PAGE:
Free and avant-garde jazz are the catchall genres in which Matthew Shipp forged his success. Since the early 90s, the pianist living in New York has searched for and found HIS voice. As he’s always said, “living in my era, I can’t be John Coltrane or Sun Ra. I have to create something new, relevant to today’s world.”. Many have described him as the spiritual son of Cecil Taylor. A rather simplistic lineage, as Shipp plays with textures and tones differently from his elder. Very much like his unruly peers Marilyn Crispell and Myra Melford, his piano style borrows from various sources. It’s not exclusively percussive and it sometimes leans towards Bud Powell, Andrew Hill or Herbie Nichols… He proves this once again with this trio album alongside bass player Michael Bisio and drummer Newman Taylor Baker. Recorded in a single take in July 2018, Signature is an impeccable improvised rodeo trip. An hour of turbulence in which the three pilots steadily maintain the course. In fact, Shipp and his rhythmics have so much to say that a single listen isn’t nearly enough to take it all in. © Marc Zisman/Qobuz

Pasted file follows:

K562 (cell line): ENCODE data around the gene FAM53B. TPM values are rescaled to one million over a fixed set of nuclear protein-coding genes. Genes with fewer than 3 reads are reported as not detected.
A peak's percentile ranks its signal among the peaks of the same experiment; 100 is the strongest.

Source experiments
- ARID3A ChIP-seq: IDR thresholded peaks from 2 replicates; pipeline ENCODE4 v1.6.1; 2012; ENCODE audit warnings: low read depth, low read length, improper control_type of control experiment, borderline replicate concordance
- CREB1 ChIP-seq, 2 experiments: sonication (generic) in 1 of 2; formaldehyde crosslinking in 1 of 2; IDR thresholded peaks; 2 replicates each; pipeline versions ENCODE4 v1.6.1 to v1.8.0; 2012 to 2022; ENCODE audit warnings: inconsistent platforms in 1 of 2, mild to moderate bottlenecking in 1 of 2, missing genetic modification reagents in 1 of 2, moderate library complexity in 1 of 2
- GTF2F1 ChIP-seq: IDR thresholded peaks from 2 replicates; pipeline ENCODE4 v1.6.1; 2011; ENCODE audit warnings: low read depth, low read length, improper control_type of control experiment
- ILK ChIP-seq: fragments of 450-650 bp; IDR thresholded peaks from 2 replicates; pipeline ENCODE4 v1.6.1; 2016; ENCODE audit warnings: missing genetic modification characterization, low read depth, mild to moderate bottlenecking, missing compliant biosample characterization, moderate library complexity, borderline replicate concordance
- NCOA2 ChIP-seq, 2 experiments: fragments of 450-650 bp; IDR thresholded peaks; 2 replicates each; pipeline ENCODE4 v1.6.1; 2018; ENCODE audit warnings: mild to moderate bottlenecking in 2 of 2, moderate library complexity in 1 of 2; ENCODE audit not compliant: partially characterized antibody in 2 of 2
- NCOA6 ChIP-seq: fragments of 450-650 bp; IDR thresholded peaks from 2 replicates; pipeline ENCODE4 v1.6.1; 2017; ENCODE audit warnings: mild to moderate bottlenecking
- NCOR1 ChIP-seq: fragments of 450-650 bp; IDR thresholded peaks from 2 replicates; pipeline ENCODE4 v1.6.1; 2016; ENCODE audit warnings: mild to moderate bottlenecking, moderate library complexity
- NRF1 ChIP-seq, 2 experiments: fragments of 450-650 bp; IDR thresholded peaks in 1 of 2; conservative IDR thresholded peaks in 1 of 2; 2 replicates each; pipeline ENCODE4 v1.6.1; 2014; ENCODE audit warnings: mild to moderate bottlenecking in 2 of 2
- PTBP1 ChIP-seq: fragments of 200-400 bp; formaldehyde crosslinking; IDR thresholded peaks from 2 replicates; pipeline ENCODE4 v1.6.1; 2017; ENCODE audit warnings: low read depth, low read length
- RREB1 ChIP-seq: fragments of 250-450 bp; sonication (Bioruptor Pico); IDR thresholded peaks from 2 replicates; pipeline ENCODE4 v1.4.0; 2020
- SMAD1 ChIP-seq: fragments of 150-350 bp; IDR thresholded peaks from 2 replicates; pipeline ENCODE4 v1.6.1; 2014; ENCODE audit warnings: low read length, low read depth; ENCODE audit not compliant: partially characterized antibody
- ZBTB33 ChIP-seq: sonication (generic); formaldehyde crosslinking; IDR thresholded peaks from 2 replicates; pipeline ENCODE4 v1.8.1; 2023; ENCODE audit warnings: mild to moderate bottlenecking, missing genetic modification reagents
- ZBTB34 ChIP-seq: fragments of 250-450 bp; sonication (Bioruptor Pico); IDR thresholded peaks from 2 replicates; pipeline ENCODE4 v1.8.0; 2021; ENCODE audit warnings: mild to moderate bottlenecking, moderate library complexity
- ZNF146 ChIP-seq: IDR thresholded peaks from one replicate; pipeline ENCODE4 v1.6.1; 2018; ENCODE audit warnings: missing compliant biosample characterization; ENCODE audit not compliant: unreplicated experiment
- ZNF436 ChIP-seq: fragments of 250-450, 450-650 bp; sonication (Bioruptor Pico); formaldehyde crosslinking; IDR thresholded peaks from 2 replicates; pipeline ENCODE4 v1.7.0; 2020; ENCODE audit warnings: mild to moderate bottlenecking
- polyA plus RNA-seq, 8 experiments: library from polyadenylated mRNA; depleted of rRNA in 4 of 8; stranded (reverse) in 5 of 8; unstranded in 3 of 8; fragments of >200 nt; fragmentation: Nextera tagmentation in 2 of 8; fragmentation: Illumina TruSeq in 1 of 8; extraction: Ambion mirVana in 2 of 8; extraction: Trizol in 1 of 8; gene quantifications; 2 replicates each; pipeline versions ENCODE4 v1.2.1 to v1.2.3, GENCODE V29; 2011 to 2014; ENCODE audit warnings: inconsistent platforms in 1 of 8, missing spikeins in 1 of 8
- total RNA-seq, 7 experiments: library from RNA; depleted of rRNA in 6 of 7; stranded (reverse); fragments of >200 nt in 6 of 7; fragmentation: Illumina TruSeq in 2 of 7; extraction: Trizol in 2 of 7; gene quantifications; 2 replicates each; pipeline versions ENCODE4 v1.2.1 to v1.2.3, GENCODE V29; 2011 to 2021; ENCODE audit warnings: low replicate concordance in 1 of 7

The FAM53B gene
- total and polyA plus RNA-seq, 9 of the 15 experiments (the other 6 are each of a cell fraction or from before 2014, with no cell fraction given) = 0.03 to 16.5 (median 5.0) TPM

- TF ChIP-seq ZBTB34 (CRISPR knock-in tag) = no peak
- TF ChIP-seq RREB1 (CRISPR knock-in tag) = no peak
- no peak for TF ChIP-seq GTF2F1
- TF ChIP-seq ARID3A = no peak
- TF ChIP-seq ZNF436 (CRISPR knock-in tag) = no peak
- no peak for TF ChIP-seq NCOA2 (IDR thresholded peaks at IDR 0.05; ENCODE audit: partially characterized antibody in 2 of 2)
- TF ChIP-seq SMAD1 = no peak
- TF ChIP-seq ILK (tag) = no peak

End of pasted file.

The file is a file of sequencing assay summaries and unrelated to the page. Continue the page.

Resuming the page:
Free jazz & Avant-garde jazz - Verschenen op 13 april 2018 | hatOLOGY
Recorded in 1995 for the label No More Records, Symbol Systems reappears in 2018 in a remastered version thanks to Hat Hut, a label specialised in avant-garde free and jazz music. A sort of catchall genre, in which Matthew Shipp has nicely made his mark. In the middle of the 1990s, the American pianist, 35 years old at the time, had already authored five albums and amassed a rather large following. This album was his first solo attempt. A sort of trial by fire for the outlaw that some describe as the spiritual son of Cecil Taylor. Except that the fourteen tracks on Symbol Systems highlight how reductive the filiation is in fact, as Shipp plays with textures and tones in a completely different way than his illustrious elder. Just like with his unruly peers Marilyn Crispell and Myra Melford, his piano feeds off from various sources and isn’t exclusively percussive. At times, it even leans towards Bud Powell, Andrew Hill or Herbie Nichols. Matthew Shipp is able to arrange his numerous influences in a rather singular and original manner. The 23 years between the release of Symbol Systems and its remastered version show that time has made this piece – that is, it’s true, not suited for every ear − even more profound and beautiful. © Marc Zisman/Qobuz